Stack Overflow is a community of 4.7 million programmers, just like you, helping each other.

Join them; it only takes a minute:

Sign up
Join the Stack Overflow community to:
  1. Ask programming questions
  2. Answer and help your peers
  3. Get recognized for your expertise

I am sure this question has been answered somewhere but I'm having major problems finding the right combination of keywords to find it.

I am curious to know if its possible to do something like this:

dynamic someObj = new SomeObject();

var methodName = "someMethodName";

// execute methodName on someObj

I basically want to know if its possible to execute a method on a dynamic object using a variable that stores the methods name.

share|improve this question
    
object is the name of the C# alias for the System.Object class; you should rename it to, say, obj. – dasblinkenlight Jun 14 '12 at 22:52
    
Why would you do that? You'd have to use vanilla reflection to find the method that had that name. No point in using dynamic if you are going to do that. – Tony Hopkinson Jun 14 '12 at 22:54
4  
No, dynamic is a requirement here. I'm using SignalR and they expose a dynamic object representing your current client connections. On that object you can call arbitrary methods that map to fronted JavaScript endpoints. I am trying to encapsulate this logic in a base class so I don't explicitly interact with the Hub architecture to add a level of abstraction between my code and the 3rd party code – devshorts Jun 15 '12 at 11:31
    
dasblinekn, it was just pseudo code – devshorts Jun 15 '12 at 11:32
2  
@devshorts. I asked why, and avoiding run time binding failures from 3rd party code is a good reason. – Tony Hopkinson Jun 18 '12 at 22:23
up vote 6 down vote accepted

You can do it on any object, not necessarily a dynamic one using reflection.

object obj = new SomeObject();
var meth = obj.GetType().GetMethod("someMethodName");
meth.Invoke(obj, new object[0]); // assuming a no-arg method

When you use dynamic, you can use any identifier for a method name, and the compiler will not complain:

dynamic obj = MakeSomeObject();
obj.someMethodName(); // Compiler takes it fine, even if MakeSomeObject returns an object that does not declare someMethodName()
share|improve this answer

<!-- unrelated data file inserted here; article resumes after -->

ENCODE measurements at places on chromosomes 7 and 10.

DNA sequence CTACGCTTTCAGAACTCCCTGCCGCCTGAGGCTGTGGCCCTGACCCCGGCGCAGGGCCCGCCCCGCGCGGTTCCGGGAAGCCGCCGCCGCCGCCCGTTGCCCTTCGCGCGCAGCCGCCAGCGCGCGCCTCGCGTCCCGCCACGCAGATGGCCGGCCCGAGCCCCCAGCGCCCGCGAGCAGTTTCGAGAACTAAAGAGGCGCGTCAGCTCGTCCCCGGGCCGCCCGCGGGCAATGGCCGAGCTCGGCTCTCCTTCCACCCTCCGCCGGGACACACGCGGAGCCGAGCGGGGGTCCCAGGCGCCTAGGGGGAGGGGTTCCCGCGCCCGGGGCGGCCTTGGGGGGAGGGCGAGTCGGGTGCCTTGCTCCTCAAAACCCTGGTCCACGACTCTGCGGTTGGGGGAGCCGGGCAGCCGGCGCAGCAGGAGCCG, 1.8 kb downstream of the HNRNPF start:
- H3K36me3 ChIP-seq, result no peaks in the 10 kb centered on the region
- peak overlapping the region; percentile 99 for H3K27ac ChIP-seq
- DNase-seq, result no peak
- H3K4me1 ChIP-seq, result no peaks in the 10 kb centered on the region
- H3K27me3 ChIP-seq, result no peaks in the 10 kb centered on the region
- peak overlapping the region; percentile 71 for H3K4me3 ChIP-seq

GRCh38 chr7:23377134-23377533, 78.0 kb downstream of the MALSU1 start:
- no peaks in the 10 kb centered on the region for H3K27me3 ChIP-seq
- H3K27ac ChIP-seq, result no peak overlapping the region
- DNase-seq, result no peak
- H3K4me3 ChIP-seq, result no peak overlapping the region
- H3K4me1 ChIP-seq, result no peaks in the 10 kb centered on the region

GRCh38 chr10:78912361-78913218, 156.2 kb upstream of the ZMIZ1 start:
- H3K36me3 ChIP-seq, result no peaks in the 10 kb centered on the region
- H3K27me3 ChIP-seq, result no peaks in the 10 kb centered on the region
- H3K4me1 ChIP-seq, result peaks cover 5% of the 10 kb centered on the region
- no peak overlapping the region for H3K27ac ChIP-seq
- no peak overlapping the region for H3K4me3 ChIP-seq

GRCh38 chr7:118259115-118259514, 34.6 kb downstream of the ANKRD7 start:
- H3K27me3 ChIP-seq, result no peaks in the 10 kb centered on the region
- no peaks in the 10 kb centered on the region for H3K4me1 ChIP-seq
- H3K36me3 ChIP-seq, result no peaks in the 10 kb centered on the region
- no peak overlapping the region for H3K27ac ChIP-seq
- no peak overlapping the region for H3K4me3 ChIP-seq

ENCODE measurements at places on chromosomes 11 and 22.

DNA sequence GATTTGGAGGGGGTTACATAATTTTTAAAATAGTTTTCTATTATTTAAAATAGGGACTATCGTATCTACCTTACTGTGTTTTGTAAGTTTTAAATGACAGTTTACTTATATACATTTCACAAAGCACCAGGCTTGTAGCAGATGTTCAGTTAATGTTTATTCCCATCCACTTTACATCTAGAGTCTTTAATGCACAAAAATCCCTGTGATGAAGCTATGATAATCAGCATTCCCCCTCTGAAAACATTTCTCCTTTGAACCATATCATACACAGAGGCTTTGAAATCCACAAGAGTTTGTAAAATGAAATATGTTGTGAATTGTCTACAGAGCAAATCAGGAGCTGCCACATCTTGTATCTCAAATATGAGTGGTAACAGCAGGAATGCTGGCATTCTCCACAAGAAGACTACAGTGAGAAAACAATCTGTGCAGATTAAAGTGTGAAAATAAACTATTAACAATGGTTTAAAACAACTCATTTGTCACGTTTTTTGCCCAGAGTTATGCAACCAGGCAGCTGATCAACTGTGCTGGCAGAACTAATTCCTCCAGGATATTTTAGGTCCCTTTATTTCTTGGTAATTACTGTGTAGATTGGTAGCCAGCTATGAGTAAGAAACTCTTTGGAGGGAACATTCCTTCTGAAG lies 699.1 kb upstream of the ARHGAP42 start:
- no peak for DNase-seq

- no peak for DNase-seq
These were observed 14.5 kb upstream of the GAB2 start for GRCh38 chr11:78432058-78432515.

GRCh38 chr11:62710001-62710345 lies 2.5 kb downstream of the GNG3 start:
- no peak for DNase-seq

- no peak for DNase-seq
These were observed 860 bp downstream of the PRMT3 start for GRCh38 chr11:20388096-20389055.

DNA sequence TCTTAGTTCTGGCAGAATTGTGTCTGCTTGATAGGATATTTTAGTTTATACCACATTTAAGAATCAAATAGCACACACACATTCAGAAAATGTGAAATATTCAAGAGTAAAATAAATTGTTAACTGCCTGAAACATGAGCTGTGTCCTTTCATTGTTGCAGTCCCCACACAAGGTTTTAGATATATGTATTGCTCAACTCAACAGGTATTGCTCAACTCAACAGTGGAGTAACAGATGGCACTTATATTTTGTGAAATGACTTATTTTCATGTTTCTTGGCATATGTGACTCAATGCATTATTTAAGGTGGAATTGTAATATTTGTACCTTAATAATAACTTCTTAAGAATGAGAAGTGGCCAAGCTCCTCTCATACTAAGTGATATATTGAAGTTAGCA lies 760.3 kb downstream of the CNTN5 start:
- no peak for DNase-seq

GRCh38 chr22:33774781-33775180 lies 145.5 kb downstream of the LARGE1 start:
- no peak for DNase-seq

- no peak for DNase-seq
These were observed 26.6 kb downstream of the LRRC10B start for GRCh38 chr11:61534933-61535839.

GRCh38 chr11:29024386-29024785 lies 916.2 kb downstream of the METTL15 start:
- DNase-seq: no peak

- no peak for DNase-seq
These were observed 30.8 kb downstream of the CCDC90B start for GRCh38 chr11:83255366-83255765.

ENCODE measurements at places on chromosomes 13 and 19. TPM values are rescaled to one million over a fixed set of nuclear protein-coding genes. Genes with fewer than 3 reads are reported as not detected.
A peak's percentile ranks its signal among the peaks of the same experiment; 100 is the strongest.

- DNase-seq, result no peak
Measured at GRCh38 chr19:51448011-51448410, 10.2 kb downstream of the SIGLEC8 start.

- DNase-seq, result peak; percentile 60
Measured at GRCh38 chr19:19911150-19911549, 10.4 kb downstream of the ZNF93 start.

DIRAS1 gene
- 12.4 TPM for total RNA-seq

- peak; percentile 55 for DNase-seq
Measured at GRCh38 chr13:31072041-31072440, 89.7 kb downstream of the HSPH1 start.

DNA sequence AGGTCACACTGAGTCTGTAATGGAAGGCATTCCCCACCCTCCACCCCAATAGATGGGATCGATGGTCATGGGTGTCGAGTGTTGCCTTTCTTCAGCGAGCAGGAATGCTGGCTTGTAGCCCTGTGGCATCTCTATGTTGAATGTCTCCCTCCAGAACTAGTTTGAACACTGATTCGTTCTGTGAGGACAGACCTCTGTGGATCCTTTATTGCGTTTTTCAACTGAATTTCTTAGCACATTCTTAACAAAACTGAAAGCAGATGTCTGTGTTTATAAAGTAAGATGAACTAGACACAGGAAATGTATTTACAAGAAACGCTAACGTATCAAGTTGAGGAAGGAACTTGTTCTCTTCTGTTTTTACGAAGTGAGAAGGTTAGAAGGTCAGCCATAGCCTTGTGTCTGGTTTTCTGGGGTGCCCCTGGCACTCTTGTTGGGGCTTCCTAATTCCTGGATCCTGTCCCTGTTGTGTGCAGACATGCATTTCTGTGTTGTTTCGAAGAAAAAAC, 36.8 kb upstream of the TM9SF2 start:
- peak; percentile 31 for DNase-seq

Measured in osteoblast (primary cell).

1  
+1, surprising that GetType() works on a dynamic object, but you didn't list it that way in your solution – Milimetric Jun 14 '12 at 23:05
1  
@Milimetric: There is no such thing as a "dynamic object". dynamic variables hold regular objects. This will not work with IDynamicMetaObject. – SLaks Jun 15 '12 at 12:36
    
I meant an object typed with dynamic as opposed to an object typed with var or DansAwesomeClass – Milimetric Jun 15 '12 at 14:03
    
Thanks a lot for the method. But how can I catch returned values? – Erçin Dedeoğlu Jul 19 '14 at 8:53
    
@ErçinDedeoğlu Assign the results of the call to a variable of type object or dynamic, that's going to capture the return value. – dasblinkenlight Jul 19 '14 at 9:50

Well, you actually don't need "someMethodName" in quotes. You just do this (full program listing):

class Program
{
    static void Main(string[] args)
    {
        dynamic obj = new SomeObject();
        obj.someMethodName("hello");
    }
}

public class SomeObject
{
    public void someMethodName(string message)
    {
        Console.WriteLine(message);
    }
}

In case your method name comes from some evil place like javascript or something, then you can do this:

class Program
{
    static void Main(string[] args)
    {
        dynamic obj = new SomeObject();
        var meth = obj.GetType().GetMethod("someMethodName");
        meth.Invoke(obj, new object[1]{"hello"});
    }
}

public class SomeObject
{
    public void someMethodName(string message)
    {
        Console.WriteLine(message);
    }
}
share|improve this answer
    
Thanks, the question does come from JavaScript. I'm trying to encapsulate SignalR mechanics which is how this issue presented itself – devshorts Jun 15 '12 at 11:27
1  
cool :) well the surprising thing is that you can call GetType() on a dynamic object. But In this case, I think the answer you accepted is better because you're just using a plain old generic System.Object as opposed to dynamic which might not be as lightweight. Oh, and dynamic is harder to debug - I've managed to crash Visual Studio a few times while adding dynamics to the Watch – Milimetric Jun 15 '12 at 12:08

Based on your comments, the requirement is to be able to call functions of a SignalR dynamic client proxy using a string. Trying to use reflection to do this, ie: .GetType().GetMethod(functionName) doesn't work, as it wouldn't for any dynamic object.

It can however be done using the Invoke method of the dynamic object.

var functionName = "alertAllUsers";
var message = "Hello!";
var groupID = "1";

var connection = GlobalHost.ConnectionManager.GetHubContext<SomeHub>();
connection.Clients.Group(groupID).Invoke(functionName, message);
share|improve this answer

Your Answer

 
discard

By posting your answer, you agree to the privacy policy and terms of service.

Not the answer you're looking for? Browse other questions tagged or ask your own question.